Mark — another great article. I personally love your willingness to call BS on the CEO and on Seattle as a whole (given that you have done the same to me in the past :)). Your lack of a filter and complete candor is one of your greatest assets. Not to mention your output of content, experience, and intelligence. What I am saying is — you have become that difference maker for LA. thank you!

  • http://twitter.com/cselland Chris Selland

    Terrific post Mark – so when are you coming to Boston?

  • http://www.brekiri.com/ Greg4

    Most of the other geography envy posts are too negative and not actionable enough. I love the few key people thesis because it’s so tangible. Wannabe European startup hubs need to start thinking along these lines, too.

  • Anonymous

    You could replace Seattle with Europe and it would be spot on. I recently wrote about why Europe has not been able to build a strong entrepreneurial culture despite years of heavy investment and the no 1 reason is because the EU is trying to be the engine. When bureaucrats want to be the engine of startups nothing good happens. Great post! I will use it in the future.

  • Anonymous


    I’ve been reading this your blogs for a while, but this is my first post. In addition to Silicon Valley, LA, Seattle, and Boulder, what other regions of the country do you see building startup “ecosystems” and how do you view their progress? The following immediately come to my mind: Boston, Austin, and New Jersey’s “Einstein’s Alley.” As a renewable energy entrepreneur, I’m most familiar with the NJ and Boston activity…

    NJ has the most generous state solar rebates in the country, the state EDA provides low-cost financing, and there are several angels operating between Philly, Princeton, and New York. There are several clean tech companies getting traction, including International Battery, Princeton Power Systems, and Petra Solar. The proximity to NY and Philly helps, especially in providing access to support services, like corporate law, IP law, accounting, and banking. Princeton U. is slowly growing its entrepreneurship activity, but is still leagues behind MIT and Stanford. There is a strong history of pharma (J&J, Merck, and others are based in the area) and telecom (AT&T Bell Labs, Lucent, Sarnoff/RCA). The main drawback is finding talent; I’ve found that most science and engineering graduates in the area jump onto the first train to NY Penn Station and get sucked into the black hole of investment banking.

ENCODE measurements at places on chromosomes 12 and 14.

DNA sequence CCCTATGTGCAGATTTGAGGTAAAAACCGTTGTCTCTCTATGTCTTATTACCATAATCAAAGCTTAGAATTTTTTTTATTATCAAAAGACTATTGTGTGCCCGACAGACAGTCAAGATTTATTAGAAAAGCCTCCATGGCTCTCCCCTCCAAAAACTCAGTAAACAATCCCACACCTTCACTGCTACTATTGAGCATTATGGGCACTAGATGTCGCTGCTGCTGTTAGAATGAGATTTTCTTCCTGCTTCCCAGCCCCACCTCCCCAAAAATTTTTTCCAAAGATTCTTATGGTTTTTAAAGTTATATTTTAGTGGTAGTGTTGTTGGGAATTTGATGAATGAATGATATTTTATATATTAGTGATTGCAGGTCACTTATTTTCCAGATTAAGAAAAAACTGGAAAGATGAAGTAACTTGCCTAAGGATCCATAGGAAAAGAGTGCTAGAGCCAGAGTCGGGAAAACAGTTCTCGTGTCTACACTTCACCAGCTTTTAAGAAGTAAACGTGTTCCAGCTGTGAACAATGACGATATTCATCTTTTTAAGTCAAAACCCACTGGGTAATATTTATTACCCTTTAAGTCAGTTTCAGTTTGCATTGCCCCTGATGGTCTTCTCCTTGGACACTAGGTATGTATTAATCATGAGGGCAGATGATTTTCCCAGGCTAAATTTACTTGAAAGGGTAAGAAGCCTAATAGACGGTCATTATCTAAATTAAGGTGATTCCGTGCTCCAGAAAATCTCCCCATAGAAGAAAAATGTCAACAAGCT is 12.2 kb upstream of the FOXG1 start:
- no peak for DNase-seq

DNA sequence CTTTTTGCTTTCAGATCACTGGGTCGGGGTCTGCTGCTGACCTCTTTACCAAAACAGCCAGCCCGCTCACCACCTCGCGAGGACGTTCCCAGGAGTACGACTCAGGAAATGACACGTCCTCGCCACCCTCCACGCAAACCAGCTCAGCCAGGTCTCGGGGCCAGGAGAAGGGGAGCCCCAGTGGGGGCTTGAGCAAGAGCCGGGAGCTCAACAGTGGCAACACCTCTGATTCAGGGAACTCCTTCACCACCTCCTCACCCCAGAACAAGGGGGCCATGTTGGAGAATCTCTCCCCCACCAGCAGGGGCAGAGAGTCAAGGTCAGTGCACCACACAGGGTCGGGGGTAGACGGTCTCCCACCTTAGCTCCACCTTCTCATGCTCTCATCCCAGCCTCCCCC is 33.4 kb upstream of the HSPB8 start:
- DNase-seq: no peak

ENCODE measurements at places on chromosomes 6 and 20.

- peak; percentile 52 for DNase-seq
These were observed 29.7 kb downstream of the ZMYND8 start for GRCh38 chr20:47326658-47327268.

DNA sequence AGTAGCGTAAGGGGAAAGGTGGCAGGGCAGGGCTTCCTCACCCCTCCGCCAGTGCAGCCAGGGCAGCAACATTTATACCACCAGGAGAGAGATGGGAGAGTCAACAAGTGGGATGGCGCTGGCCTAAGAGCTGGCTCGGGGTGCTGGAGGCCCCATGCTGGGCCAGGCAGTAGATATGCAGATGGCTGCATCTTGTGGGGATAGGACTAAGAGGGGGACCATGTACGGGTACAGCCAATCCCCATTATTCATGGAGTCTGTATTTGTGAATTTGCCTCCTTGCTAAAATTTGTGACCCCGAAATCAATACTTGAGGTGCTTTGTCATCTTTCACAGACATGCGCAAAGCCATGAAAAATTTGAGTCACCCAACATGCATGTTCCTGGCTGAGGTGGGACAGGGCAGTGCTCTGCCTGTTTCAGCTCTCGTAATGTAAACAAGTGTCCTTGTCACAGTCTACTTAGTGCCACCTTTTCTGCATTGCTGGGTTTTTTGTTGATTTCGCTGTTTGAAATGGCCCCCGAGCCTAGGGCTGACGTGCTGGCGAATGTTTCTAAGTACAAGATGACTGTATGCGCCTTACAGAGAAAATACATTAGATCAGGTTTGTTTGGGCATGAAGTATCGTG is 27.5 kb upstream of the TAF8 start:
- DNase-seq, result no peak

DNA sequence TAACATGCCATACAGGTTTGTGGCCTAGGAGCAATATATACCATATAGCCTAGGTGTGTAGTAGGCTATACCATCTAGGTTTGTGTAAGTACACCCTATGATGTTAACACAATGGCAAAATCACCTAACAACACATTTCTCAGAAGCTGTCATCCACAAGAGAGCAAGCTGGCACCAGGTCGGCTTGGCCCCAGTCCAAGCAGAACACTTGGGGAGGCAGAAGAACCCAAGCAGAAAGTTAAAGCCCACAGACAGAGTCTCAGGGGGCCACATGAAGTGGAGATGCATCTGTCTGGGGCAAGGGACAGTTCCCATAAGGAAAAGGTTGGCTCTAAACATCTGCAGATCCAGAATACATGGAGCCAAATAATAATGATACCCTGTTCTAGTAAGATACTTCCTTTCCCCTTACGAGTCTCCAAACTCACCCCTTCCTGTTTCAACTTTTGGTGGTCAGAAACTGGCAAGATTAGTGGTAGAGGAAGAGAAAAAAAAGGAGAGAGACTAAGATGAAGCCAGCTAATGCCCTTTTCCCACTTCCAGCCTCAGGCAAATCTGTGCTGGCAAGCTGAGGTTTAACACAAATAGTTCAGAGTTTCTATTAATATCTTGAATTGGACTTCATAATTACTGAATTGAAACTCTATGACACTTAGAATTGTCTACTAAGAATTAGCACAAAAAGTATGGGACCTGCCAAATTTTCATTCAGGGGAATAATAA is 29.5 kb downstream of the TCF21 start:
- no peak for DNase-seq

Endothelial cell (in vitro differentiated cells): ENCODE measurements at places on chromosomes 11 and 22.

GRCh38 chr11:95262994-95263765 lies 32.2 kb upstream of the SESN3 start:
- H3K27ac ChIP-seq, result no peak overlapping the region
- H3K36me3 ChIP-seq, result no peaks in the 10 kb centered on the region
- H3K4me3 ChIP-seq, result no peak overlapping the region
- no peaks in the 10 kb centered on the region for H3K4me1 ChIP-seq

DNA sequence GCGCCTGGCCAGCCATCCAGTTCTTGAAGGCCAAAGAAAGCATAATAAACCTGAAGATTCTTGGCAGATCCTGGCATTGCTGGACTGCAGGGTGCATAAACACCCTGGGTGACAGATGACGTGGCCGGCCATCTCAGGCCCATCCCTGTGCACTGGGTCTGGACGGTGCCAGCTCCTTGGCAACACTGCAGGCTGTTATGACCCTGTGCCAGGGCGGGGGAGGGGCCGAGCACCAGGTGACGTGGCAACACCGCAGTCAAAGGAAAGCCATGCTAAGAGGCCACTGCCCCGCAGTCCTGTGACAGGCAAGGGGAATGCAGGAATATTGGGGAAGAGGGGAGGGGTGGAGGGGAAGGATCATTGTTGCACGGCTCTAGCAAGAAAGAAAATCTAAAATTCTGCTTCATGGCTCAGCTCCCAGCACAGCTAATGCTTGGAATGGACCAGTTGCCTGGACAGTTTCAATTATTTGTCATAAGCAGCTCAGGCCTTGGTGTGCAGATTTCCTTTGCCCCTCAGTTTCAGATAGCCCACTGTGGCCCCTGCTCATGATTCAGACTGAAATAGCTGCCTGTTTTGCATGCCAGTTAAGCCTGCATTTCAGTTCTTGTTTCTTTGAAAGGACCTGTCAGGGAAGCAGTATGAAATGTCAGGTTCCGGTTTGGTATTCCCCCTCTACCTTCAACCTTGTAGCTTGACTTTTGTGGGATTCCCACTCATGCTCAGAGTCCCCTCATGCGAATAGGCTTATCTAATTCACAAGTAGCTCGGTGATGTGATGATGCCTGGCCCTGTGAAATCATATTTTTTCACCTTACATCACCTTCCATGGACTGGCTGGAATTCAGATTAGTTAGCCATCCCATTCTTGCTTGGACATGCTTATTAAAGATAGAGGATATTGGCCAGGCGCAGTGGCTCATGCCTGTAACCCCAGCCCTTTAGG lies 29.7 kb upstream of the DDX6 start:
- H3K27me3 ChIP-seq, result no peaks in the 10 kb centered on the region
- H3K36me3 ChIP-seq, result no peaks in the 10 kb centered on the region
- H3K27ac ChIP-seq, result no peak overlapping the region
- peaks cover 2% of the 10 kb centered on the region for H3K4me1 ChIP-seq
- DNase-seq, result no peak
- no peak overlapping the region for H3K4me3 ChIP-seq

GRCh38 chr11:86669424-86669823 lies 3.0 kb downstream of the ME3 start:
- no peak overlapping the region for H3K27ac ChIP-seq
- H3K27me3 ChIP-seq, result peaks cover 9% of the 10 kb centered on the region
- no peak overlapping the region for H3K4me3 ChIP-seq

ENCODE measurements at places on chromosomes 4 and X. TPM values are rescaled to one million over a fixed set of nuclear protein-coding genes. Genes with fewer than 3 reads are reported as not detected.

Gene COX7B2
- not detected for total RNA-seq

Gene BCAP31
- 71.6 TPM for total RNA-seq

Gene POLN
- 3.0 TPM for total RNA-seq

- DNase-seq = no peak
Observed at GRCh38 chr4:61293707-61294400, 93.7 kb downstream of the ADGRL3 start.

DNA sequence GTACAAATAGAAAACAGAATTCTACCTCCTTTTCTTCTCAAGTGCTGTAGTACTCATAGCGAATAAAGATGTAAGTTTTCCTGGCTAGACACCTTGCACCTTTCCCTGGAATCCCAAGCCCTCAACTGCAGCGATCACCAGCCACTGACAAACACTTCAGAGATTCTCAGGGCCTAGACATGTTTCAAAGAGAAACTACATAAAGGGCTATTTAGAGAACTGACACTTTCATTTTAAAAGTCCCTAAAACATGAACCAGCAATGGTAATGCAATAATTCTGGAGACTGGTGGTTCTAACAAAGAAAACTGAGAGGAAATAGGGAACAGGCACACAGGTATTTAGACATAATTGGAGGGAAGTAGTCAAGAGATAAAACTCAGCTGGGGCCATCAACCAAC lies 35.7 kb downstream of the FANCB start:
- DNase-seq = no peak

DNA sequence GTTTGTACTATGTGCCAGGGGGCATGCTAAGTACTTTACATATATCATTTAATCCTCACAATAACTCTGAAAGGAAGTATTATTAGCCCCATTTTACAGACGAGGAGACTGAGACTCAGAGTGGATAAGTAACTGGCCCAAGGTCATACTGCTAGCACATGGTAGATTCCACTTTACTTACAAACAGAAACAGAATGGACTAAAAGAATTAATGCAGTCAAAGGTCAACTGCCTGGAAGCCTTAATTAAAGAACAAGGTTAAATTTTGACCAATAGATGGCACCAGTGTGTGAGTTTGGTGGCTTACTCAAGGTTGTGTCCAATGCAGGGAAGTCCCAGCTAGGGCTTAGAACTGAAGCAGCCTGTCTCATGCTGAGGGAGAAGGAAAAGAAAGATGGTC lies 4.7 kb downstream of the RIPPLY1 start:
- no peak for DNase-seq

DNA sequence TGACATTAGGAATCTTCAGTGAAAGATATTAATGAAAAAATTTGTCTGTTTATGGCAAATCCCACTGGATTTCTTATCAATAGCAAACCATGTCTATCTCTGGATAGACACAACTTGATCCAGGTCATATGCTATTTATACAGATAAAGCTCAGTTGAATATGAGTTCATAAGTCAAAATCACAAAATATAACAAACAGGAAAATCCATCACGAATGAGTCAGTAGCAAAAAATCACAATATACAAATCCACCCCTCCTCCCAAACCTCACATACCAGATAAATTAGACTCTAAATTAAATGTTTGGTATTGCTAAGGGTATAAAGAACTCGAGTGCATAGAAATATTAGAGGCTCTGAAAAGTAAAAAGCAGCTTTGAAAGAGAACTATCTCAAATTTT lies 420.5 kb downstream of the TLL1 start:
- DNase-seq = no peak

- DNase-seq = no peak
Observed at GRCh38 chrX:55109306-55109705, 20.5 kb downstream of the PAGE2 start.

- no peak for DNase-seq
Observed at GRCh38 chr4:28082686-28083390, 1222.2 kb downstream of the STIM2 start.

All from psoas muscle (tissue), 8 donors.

Boston seems to have a strong VC presence and MIT has a very active entrepreneurship program in addition to the strong engineering talent it produces. There are several emerging clean tech companies (Beacon Power, Satcon), but I don’t see any patron companies or successful local entrepreneurs recycling their capital.

    Anyways…I’d be interested to hear your thoughts on other regions that are showing a critical mass of entrepreneurial activity. Also, as much as entrepreneurs like to complain about lawyers and accountants (myself included), I think you also need to add legal and financial services to your list of necessary local ingredients to building a startup ecosystem.

    Best regards,

  • http://twitter.com/spencerrascoff Spencer Rascoff

    Thanks for coming to Seattle, and for speaking last night. I’m sorry I missed it — I actually didn’t know about it until yesterday afternoon. (Where’s the love, @glennkelman @randfish:twitter and my other Seattle startup tweeps?)
    I’ve been following your blog and your videos for a while, and look forward to meeting you at some point.